This is a guest post from Tiffany Hall. Often to be found curled up on her couch in a blanket, regardless of the weather outside, Tiffany Hall is what you’d call an “indoor person.” She constantly has a novel in her purse, maybe even two, and pulls them out in the middle of class, parks, conversations…Even so, she is a genuinely friendly person who adores sharing her love of reading with her friends and family through extensive and unsolicited book talks. While reading is one of her main obsessions, Tiffany also likes to scream at Sudoku puzzles, make sarcastic remarks, and write short stories that she aspires to get published one day. Tiffany is also ever the dedicated student, always willing to look up new factoids, analyze different arguments, and learn more about the wonderful and crazy world around her. Follow her on Twitter @gjannacurls.
2017: a year that will live on in history, regardless of how you look at it. Wondrous or disastrous, 2017 has finally drawn to a close and that can only mean one thing: New Year’s resolutions.
It is no well-guarded secret that readers often cling to several goals in an attempt to assuage their guilt over the massive amount of books they have either accumulated or haven’t been able to get their hands on. Typically this includes posting reading goals online, organizing the bookshelf that has been reduced to entropy, or forcing oneself to read outside of a much beloved genre. However, the most popular of these that I have found is the dreaded book-buying ban. I don’t particularly care for them, I don’t abide by them, and I don’t recommend them. Here’s why:
New Year’s resolutions never stick, and putting yourself on a prohibition of bookish goodies is no different. How many times have you looked online and read a blog post or an update about someone “breaking” the ban and caving to the pressure of printed pages? While many reasons cause a lapse in adherence, fear of missing out (FOMO) is probably one of the most significant. According to the Oxford Dictionary, FOMO is defined as “anxiety that an exciting or interesting event may currently be happening elsewhere, often aroused by posts seen on social media.” With websites and blogs constantly pumping out reviews and recommendations, it’s hard not to feel like you are falling behind somehow. While this is a ridiculous notion that unfairly shames a lot of readers, it is a real one that we all struggle with at some point.
They Don’t Save You Money
With so many novels, poems, essays, scientific volumes, et al. being published year round, it is hard to compile a list and watch them all pass you by. So, you’ll wait. But here is the crux of the issue: whether you buy them today, tomorrow, or next year, you are still spending the same money. Sure, you could theoretically forget a few books on your list, but chances are you will just wait ’til a later date to empty your wallet. Bans don’t save your hard earned cash at all. In fact, one could argue that you will end up binge buying massive quantities of books to compensate for the time you haven’t been purchasing.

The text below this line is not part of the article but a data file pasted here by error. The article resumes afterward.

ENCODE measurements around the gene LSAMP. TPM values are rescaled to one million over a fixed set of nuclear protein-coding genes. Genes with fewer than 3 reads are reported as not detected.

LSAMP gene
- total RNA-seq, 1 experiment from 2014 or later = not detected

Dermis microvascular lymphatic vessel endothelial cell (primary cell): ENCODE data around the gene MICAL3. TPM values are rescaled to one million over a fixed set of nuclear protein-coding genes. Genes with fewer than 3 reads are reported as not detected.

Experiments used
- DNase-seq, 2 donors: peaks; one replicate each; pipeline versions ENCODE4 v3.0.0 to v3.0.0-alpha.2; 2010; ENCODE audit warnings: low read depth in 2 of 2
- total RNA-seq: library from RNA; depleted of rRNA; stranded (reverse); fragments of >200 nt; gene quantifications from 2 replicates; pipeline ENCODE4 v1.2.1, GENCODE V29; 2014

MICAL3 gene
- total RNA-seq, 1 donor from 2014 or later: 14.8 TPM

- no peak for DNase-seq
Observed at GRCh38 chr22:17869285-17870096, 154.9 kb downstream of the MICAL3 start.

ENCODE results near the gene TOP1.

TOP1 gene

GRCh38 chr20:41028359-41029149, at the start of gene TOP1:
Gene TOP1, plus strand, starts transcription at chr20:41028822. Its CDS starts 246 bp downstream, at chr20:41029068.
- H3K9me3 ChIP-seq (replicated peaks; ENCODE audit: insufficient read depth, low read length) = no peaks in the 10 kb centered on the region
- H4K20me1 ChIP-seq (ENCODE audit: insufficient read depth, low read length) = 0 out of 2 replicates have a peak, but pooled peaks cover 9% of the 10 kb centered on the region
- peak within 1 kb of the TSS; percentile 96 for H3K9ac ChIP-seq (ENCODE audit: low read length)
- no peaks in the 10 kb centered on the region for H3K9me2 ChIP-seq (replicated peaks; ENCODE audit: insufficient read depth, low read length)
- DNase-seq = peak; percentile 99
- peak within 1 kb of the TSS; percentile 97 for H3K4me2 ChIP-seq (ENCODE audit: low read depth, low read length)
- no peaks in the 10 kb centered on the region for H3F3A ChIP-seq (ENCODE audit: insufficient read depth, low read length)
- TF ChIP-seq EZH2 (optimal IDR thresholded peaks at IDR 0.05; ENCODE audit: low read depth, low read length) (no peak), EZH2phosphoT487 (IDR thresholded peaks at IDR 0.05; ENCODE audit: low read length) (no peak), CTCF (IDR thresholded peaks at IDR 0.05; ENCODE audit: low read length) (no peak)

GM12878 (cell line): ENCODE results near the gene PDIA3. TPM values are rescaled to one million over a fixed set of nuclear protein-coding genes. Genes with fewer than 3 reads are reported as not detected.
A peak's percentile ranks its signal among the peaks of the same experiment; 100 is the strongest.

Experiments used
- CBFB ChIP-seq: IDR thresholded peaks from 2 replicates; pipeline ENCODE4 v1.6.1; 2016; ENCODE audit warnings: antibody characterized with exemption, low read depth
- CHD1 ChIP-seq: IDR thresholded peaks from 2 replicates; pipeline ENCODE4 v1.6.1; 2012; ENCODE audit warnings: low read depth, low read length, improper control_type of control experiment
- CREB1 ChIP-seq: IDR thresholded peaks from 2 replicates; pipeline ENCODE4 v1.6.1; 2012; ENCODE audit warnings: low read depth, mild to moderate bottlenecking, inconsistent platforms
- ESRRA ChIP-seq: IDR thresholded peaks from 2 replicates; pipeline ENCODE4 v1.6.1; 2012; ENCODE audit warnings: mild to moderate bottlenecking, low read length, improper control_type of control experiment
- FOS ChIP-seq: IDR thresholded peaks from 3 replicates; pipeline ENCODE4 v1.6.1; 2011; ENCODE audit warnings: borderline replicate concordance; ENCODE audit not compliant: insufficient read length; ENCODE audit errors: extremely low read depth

Whatever Makes You Happy
The main reason I don’t advocate for “The Ban” is that it causes me unnecessary stress. Sure, I have an endless TBR sitting and waiting for me on my shelves, but seeing their glossy spines brings me a lot of joy. If I want a book, I buy it because that’s a financial choice I have made for myself. Some people spend money on fancy cars or nice jewelry; I throw my dollar bills at the cash register in my local bookstore. Books, read or not, bring a light to my life that a few extra coins and pieces of paper in my wallet do not.
Maybe you’ve convinced yourself that you have a book-buying problem, and don’t know how else to rein in your library. Bans can’t be all bad if they stem even one book from making it to your shelf, right? I would disagree. Instead, I am going to propose what I like to call “Mindful Book Accumulation” or MBA for short. In fact, it’s one of my resolutions for this year!
It may seem that I am a huge proponent of limitless buying of books, and while that sounds immensely appealing, I am not. I just believe an outright ban is no more effective than no ban in the first place. Instead, I think that being a sensible consumer is the best approach. Buy books that make you happy because of the opportunity the prose or poetry proposes—not because the cover calls out to you. Purchase your tomes with a degree of questioning—do you really need it? And grab those titles only after you’re sure that you do. If not sure, hit up your local library! They deserve love too.
Whether you put yourself on a ban, or choose to try out MBA, I wish you all the best. I hope you find books this year that inspire you and make you feel like a better you—we all deserve that.